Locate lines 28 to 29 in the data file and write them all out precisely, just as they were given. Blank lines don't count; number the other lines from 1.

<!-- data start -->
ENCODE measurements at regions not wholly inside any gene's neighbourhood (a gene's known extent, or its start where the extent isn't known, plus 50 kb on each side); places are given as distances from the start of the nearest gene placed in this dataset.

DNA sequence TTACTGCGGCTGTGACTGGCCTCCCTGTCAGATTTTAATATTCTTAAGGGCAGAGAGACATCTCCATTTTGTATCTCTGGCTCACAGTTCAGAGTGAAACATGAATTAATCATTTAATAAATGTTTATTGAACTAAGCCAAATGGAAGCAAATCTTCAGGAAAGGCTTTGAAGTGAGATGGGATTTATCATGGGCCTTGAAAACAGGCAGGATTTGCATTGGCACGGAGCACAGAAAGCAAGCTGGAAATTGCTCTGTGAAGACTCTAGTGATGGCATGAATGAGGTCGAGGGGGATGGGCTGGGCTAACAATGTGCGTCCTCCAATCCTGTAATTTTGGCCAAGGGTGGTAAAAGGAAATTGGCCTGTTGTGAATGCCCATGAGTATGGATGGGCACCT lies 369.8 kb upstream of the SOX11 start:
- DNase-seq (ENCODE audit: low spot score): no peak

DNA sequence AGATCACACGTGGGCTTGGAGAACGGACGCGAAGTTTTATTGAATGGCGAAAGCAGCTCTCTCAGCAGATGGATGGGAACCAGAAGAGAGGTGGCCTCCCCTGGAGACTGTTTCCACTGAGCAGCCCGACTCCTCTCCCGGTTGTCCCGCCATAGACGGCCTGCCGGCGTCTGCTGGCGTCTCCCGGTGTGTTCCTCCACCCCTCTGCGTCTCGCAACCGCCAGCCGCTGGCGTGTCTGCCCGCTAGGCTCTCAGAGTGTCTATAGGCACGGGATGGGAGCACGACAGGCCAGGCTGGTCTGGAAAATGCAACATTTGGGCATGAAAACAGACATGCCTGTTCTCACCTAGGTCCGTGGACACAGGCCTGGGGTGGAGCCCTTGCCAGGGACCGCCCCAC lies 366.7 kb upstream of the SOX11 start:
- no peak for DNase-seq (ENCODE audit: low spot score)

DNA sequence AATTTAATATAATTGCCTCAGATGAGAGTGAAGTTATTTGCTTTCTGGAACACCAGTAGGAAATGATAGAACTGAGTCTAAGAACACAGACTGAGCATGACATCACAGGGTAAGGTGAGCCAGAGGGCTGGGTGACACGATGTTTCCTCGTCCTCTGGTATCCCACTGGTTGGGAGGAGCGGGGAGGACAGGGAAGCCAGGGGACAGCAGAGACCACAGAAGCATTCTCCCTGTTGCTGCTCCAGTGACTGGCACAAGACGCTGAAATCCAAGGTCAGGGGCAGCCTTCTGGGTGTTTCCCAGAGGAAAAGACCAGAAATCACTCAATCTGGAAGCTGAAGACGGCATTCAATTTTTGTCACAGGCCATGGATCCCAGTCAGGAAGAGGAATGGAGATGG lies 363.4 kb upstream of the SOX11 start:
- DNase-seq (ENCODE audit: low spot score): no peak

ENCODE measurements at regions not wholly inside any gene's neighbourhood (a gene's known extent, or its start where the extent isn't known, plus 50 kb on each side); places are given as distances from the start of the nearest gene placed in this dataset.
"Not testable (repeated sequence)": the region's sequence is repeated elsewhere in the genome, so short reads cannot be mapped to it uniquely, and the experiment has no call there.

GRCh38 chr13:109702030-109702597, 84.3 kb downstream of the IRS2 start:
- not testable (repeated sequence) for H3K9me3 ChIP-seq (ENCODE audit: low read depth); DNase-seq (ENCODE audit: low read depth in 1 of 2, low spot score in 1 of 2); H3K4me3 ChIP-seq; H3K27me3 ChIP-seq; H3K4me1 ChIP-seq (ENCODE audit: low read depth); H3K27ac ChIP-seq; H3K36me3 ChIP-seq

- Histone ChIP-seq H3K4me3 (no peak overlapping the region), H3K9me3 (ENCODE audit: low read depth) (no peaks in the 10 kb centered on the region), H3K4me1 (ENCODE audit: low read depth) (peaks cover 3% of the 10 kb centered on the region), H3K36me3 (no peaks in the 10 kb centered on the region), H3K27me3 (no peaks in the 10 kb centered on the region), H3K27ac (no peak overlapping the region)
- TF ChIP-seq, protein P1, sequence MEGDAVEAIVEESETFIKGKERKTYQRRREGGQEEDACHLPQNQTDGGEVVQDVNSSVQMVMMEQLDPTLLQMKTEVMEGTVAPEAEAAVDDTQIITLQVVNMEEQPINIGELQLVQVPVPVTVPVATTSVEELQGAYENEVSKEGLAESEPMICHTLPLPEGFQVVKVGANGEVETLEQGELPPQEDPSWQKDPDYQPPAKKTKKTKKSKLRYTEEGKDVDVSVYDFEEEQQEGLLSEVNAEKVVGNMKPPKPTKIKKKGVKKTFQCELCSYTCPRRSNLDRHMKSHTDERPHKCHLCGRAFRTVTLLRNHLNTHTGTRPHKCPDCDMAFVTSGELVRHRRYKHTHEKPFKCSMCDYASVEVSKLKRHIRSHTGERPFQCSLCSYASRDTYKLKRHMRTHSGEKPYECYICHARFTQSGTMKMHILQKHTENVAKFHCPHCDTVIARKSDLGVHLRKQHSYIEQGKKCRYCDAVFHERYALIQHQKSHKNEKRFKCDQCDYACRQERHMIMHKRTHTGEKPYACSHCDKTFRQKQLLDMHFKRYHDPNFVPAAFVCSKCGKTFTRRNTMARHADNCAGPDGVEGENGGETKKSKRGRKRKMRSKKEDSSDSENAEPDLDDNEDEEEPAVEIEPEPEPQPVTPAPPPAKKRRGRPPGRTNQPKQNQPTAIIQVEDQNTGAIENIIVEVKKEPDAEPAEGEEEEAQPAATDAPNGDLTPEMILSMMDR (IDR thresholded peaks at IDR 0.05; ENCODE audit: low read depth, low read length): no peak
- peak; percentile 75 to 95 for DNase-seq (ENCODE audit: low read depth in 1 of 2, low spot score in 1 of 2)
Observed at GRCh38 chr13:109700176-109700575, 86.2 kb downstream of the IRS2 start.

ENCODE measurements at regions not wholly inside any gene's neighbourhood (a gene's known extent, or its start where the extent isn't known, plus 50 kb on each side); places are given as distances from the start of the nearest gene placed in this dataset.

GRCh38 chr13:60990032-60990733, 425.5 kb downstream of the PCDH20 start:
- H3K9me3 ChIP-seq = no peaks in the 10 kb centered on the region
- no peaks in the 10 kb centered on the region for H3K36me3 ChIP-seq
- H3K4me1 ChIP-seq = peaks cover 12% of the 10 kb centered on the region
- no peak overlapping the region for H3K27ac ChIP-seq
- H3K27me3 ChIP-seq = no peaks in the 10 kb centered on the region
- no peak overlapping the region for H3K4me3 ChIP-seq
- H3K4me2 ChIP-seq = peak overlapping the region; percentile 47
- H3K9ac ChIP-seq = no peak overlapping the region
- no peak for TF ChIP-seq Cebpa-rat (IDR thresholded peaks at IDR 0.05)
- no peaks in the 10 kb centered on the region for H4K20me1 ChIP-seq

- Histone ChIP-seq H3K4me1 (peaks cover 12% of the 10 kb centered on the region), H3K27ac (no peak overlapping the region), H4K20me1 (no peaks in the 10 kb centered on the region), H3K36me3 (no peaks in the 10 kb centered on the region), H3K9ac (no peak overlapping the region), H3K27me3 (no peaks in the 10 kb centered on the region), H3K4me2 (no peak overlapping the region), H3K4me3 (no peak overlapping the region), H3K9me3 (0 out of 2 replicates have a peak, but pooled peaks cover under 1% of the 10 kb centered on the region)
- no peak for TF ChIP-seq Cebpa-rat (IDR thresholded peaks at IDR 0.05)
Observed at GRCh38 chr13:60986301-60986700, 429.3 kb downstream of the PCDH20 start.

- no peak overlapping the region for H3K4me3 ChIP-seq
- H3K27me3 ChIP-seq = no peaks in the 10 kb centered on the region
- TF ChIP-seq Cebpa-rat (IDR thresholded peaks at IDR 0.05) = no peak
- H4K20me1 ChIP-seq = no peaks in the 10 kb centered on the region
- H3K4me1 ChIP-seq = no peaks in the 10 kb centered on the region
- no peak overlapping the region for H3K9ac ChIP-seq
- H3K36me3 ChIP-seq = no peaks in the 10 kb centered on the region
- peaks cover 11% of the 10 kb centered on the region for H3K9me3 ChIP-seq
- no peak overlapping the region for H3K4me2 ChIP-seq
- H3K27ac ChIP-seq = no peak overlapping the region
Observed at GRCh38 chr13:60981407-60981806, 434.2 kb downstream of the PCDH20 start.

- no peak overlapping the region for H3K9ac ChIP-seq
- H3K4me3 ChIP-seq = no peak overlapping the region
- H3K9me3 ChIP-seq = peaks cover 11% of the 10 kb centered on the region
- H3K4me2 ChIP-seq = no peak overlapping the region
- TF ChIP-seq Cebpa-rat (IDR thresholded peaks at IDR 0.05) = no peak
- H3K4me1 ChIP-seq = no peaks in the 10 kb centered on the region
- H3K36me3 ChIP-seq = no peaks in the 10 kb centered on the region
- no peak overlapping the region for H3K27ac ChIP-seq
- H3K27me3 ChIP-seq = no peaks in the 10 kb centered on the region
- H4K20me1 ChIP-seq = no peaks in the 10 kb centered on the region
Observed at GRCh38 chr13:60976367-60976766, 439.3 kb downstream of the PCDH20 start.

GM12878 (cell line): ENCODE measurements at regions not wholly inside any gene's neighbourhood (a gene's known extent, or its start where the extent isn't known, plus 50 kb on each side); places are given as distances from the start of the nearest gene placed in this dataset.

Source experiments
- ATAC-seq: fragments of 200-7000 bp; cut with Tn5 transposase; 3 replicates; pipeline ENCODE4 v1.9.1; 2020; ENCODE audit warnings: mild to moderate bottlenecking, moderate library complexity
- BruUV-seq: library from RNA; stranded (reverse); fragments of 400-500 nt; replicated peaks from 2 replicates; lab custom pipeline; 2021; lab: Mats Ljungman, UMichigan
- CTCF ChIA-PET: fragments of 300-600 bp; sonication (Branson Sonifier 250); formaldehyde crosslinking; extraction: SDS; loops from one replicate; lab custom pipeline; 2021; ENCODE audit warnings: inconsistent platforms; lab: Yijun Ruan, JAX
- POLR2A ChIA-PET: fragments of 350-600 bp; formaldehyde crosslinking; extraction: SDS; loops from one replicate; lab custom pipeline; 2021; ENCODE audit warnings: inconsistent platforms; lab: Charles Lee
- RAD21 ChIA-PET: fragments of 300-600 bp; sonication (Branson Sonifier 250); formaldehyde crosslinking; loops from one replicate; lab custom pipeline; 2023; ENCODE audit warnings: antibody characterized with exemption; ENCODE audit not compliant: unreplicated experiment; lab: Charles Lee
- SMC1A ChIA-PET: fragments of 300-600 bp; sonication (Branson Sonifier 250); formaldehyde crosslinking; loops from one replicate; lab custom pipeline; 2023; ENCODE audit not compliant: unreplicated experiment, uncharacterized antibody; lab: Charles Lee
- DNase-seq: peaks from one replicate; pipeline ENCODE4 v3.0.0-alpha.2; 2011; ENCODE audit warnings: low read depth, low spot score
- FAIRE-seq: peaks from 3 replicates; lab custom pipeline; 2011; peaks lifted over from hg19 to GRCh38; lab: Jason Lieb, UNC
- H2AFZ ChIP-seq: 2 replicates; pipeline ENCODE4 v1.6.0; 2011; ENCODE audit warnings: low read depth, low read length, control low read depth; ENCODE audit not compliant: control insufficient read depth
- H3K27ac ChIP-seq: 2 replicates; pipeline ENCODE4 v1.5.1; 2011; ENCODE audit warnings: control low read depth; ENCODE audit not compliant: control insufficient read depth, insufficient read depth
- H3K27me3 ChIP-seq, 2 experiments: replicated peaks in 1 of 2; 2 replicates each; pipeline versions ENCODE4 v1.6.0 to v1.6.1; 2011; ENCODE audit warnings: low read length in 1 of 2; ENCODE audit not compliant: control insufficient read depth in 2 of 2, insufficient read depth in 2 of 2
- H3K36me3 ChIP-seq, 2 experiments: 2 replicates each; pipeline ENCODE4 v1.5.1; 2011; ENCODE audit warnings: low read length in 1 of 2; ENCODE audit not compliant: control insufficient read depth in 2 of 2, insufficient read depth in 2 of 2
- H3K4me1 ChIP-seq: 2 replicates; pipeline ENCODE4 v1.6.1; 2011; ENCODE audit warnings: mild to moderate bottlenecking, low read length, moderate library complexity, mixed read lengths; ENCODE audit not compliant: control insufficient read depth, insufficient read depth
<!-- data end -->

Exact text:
- Histone ChIP-seq H3K4me1 (peaks cover 12% of the 10 kb centered on the region), H3K27ac (no peak overlapping the region), H4K20me1 (no peaks in the 10 kb centered on the region), H3K36me3 (no peaks in the 10 kb centered on the region), H3K9ac (no peak overlapping the region), H3K27me3 (no peaks in the 10 kb centered on the region), H3K4me2 (no peak overlapping the region), H3K4me3 (no peak overlapping the region), H3K9me3 (0 out of 2 replicates have a peak, but pooled peaks cover under 1% of the 10 kb centered on the region)
- no peak for TF ChIP-seq Cebpa-rat (IDR thresholded peaks at IDR 0.05)